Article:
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Word from the Chairman
The Challenges Ahead

As I complete my year as chairman of the Board, I see the future for us as ASTM members filled with great change. The world is changing, and ASTM must move with it. We members will have to keep up. These changes challenge us to do the following in our ASTM participation.

Participate Electronically

Next year ASTM will deliver more standards electronically than in print, so the electronic future is not far off. Headquarters will need our current e-mail addresses for distribution of ballots and minutes. More and more, those without e-mail will find the world, and ASTM, passing them by. Our industries are now demanding more timely development of new standards, which requires us to use the Web-Based Interactive Standards Development Forums. Those without Web access will find themselves falling behind. We must now submit our draft documents electronically, and electronic balloting will soon be here. Once we overcome the initial reluctance to do our work electronically, I believe our work will be done more easily and quickly.

Consider Relevance

Industry is requiring that each standard with which we deal be truly relevant to that industry. Existing standards that are not used will need to be changed to make them more relevant and useful. New standards that are of interest to only a few individuals will not get support for development. All industries may not need full consensus for their standards; a limited consensus product may be more timely or useful. Finally, we will need to look hard to see if our industry requires a standard or related product that they are not getting, whether it is training, an index, a manual, a data compilation, or a software product. From industry’s perspective, the most relevant standards are the ones that will save the industry a lot of money. Finding the most relevant standards and standard-related products will require our creativity, breaking the cycle of “we have always done it this way,” and instead thinking “outside of the box.”

Think Globally

Companies that state that they want to use only standards from a single developer will find that they cannot meet that objective. No single standards developing organization has a complete portfolio of relevant standards for any industry. For example, no company can satisfy all of its standards requirements using only ISO standards, and will not be able to do so in the foreseeable future. Companies need to pick and choose standards like food from a restaurant menu. If we plan to bring an ASTM standard that has been developed and used internationally into ISO as a perceived “upgrade,” we should first consider the entire picture. The perceived advantage of having an ISO label may be offset by the disadvantages of losing control of technical content, slower response to change, and the need to make up the lost revenue to ASTM. If we retain the ASTM standard as we bring its contents into ISO, will our initially identical ASTM and ISO standards eventually become two different standards as they are updated by different organizations? Does our industry prefer the European dominance of ISO, or do they have different objectives? Can a global consensus in our industry only be achieved using ISO’s one-country, one-vote arrangement? We must think hard when we consider making a standard an American National Standard. Will this make the standard appear to be for U.S. usage only, decreasing its use internationally? In short, we will need to explore all of the global ramifications of how we develop standards.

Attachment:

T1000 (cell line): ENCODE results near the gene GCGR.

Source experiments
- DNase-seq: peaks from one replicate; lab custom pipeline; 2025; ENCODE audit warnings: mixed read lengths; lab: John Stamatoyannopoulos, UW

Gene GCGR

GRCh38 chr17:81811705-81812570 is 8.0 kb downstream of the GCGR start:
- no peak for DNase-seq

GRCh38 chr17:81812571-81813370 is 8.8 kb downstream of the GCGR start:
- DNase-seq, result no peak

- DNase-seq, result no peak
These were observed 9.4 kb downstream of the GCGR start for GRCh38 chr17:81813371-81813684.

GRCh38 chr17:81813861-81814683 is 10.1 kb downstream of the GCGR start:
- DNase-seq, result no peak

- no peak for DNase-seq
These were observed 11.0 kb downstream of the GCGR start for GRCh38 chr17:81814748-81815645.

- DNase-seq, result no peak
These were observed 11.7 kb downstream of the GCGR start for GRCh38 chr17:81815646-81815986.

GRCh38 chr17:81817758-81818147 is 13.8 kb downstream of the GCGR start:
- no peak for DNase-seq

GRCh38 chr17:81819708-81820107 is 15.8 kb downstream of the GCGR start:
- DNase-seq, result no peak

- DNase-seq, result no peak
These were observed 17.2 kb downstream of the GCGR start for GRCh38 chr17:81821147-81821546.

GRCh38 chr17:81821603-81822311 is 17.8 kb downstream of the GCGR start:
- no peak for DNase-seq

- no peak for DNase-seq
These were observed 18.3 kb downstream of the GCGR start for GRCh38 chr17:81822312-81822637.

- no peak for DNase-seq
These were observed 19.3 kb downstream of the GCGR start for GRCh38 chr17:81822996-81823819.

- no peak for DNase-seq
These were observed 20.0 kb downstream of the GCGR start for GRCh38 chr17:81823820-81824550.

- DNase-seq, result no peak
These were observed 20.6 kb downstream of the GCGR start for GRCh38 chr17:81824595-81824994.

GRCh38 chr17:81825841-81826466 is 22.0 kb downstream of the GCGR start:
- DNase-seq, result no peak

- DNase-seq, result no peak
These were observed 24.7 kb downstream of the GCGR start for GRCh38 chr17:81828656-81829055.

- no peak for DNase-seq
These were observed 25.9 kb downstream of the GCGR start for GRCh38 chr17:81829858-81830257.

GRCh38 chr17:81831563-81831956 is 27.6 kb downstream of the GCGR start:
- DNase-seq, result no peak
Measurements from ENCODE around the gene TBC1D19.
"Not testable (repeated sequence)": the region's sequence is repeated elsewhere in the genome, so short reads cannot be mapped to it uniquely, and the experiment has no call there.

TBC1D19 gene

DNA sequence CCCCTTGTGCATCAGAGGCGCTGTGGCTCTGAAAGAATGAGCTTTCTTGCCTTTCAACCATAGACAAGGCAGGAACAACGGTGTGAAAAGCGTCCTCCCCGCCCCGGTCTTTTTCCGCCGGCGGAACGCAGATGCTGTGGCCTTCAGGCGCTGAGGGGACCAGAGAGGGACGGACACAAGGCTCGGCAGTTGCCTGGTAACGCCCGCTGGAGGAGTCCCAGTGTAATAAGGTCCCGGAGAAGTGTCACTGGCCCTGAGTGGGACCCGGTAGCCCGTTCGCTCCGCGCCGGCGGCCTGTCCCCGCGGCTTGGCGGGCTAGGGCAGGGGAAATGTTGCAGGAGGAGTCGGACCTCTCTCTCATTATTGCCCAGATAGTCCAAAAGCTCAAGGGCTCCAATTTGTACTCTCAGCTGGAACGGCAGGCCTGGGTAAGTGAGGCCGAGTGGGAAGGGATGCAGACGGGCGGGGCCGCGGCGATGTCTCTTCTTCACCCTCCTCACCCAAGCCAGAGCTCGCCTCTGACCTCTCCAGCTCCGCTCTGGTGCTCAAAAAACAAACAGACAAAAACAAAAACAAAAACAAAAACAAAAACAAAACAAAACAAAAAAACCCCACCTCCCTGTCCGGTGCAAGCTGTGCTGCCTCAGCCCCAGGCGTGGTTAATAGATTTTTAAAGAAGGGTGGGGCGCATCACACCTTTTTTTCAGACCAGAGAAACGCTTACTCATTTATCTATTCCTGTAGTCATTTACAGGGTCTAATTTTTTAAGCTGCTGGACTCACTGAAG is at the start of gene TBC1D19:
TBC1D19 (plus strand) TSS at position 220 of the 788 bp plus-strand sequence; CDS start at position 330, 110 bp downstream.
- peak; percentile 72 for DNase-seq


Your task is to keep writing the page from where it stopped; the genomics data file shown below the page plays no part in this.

Be Responsive to Change in ASTM

Just as ASTM now is different from the organization that wrote rail standards 100 years ago, the ASTM of the future will be different from what it is today. In the future, ASTM may operate differently, produce different kinds of products, and be funded differently than is the case now. The challenge for us is to be open to these changes and to consider them in the light of the changing world.

If we, as ASTM members, don’t participate electronically, consider relevance, think globally, and be responsive to change we will become an anachronism of little use to our industries. Doing these four things will require hard work and a change in the way we think. We ASTM members sure have our work cut out for us!

I want to conclude by saying that it’s been a wonderful year both for ASTM and for me. I would like to thank the fantastic ASTM staff and the members with whom I have interacted over the last year. You are a great group of people and I know that the staff and members of ASTM are prepared for the challenges ahead.

Harvey P. Hack
Chairman of the ASTM
Board of Directors

Harvey P. Hack ASTM Chairman of the Board